The different leakages and recirculation currents influence the heat flux transfer in two ways:

1) Reduce the current B resulting in a drop of the heat transfer global coefficient.

2) Modify the shell-side temperature distribution.

The Delaware method considers these effects as correction factors in the heat transfer coefficient and the loss pressure calculations.

The basic equations of the heat exchangers thermal design are:

(1)

(2)

In the Equation (2), h_{cc} is the fluid convection coefficient flowing in the shell and it is obtained by Equation (3). In this equation the correction factors are included, the correction factors J_{i}, J_{c}, J_{l}, J_{b}, J_{r}, and J_{s}, which consider the different currents shown in Figure 1.

(3)

For the hydraulic design is required to determine the fluid pressure loss through the shell side and it must be included the correction factors f_{i}, R_{b}, R_{l} and R_{s}. The corresponding calculation is made using the next equation:

(4)

It is observed that the principal problem using the Delaware Method is the determination of the eleven correction factors of which nine are obtained graphically. In the next section, the nine correction factors will be presented analytically. The original version only presents analytically the J_{s} and R_{s} correction factors.

2. Shell Side Correction Factor Equations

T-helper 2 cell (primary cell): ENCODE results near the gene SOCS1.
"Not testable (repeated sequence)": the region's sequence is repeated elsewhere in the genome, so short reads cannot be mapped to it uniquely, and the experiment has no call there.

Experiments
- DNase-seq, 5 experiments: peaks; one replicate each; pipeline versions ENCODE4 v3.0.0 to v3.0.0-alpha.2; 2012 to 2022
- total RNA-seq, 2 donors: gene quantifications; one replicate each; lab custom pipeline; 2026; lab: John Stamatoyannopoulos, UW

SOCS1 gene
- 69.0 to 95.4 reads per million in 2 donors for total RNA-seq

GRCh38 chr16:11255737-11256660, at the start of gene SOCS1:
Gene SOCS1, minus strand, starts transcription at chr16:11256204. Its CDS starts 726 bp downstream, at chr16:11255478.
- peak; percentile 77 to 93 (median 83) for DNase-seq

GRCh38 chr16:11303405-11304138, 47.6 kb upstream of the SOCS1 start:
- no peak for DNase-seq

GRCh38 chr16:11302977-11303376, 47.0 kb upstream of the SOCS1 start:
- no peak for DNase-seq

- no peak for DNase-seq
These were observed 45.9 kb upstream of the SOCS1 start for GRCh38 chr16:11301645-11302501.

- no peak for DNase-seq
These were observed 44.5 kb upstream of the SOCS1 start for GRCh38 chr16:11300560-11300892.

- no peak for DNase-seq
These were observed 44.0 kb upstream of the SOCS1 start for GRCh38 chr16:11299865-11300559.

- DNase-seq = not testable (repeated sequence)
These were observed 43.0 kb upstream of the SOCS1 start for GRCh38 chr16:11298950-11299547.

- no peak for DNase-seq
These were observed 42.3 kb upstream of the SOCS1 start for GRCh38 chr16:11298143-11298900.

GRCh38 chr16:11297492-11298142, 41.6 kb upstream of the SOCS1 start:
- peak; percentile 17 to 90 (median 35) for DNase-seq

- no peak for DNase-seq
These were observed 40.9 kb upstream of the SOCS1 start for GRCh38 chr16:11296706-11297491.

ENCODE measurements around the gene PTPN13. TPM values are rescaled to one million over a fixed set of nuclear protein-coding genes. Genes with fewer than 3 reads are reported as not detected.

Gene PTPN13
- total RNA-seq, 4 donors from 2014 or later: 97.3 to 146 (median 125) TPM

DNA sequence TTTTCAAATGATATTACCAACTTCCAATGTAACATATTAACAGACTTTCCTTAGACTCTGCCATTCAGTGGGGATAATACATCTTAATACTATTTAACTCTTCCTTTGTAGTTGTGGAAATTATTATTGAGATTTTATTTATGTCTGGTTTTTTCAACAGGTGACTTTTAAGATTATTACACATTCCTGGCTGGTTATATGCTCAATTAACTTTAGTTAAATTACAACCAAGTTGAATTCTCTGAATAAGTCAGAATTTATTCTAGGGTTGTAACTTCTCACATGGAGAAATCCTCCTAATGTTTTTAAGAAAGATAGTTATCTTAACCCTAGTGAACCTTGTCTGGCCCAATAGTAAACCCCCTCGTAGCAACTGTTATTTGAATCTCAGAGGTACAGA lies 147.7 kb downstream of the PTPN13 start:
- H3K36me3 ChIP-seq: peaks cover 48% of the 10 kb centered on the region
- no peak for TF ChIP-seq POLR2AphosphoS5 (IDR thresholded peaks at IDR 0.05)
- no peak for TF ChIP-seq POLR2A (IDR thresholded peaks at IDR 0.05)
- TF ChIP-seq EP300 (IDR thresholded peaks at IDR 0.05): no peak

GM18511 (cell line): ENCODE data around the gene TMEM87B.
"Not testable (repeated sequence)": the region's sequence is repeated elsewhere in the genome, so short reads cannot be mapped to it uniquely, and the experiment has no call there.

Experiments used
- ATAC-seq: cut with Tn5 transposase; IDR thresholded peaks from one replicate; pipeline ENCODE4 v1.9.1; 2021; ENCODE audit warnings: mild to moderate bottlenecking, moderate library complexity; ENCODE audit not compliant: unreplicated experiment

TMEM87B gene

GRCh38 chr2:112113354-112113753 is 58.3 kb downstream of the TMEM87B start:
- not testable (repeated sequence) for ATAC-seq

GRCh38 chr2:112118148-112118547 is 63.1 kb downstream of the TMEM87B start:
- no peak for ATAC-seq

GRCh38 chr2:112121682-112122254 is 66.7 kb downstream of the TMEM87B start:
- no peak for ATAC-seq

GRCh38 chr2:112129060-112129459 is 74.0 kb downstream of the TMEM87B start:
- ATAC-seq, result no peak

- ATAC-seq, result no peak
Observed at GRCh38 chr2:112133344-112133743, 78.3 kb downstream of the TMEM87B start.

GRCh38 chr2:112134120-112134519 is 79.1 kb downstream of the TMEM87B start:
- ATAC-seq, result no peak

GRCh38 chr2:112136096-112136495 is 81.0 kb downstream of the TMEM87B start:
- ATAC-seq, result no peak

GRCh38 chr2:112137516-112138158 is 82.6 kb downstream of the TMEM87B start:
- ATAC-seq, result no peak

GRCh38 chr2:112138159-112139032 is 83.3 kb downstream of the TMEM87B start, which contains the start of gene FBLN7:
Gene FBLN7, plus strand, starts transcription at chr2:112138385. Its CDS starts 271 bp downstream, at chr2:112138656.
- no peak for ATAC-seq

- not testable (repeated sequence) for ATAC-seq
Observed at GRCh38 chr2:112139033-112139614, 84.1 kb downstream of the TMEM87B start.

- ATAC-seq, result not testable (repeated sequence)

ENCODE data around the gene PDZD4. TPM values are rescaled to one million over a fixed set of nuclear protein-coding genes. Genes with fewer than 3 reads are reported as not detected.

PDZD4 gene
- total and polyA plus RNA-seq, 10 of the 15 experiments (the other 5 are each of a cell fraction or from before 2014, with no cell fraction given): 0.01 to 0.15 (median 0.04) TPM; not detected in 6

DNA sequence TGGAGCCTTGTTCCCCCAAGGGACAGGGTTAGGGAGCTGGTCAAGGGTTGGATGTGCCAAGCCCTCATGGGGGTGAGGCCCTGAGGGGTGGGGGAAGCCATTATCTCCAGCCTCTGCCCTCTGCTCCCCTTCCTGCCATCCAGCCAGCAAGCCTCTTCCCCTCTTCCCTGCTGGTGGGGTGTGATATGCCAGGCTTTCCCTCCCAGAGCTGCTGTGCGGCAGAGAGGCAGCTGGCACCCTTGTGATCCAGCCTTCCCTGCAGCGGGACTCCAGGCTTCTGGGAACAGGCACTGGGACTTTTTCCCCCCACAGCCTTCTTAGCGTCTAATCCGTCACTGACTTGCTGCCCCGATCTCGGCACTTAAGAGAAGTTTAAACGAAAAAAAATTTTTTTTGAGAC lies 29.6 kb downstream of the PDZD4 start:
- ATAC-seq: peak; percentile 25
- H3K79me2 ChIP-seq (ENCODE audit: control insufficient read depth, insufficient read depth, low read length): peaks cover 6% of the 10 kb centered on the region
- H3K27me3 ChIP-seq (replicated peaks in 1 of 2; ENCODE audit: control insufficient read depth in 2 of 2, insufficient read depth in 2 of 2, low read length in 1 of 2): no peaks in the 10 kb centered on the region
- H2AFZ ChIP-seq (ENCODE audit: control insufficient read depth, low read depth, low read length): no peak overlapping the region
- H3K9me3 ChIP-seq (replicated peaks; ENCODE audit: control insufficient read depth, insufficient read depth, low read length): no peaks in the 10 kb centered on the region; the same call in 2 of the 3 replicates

According to the Delaware method, after the geometrical parameters computations, the heat transfer and loss pressure are estimated considering the correction factors. This special case will be shown in the next section by using the appropriate Equations [6] -[8] .

Figure 1. Ideal design of the currents flowing in the shell side. A. Currents flowing through the free spaces between tubes and baffles; B. Mean current flow; C. Recirculation current; D. Leakage current between shells and deflectors; E. Recirculation current in the past partition.

2.1. Correction Factor J_{i}

This factor depends on the Reynolds Number Re_{c} and the tube arrangement as is established in the next equation:

(5)

This equation is applied to the different arrangement tube types: triangular, square, and rhombic. For each case, the constant are presented in Table 1. It was determined 4% as that the maximum error between the equations and the graphic presentation.

2.2. Correction Factor J_{c} by the Baffle Configuration Effect

The deflector geometry and especially the window cross-section shape provoke currents where the effects are considered in the correction factor J_{c}. This factor is determined in a mathematical way as following:

(6)

The values of each constant are presented in Table 2. Comparing the graphics obtained by Equation (6) and the original one, the maximum error established is 5%.

2.3. Correction Factor by Baffle Leakages Effect, J_{l}